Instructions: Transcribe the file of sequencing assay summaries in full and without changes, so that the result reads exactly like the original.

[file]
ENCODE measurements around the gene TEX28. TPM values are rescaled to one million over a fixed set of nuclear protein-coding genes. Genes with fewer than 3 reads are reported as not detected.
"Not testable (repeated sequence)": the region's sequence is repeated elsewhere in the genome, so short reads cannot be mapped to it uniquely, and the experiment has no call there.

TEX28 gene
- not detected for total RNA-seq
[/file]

ENCODE measurements around the gene TEX28. TPM values are rescaled to one million over a fixed set of nuclear protein-coding genes. Genes with fewer than 3 reads are reported as not detected.
"Not testable (repeated sequence)": the region's sequence is repeated elsewhere in the genome, so short reads cannot be mapped to it uniquely, and the experiment has no call there.

TEX28 gene
- not detected for total RNA-seq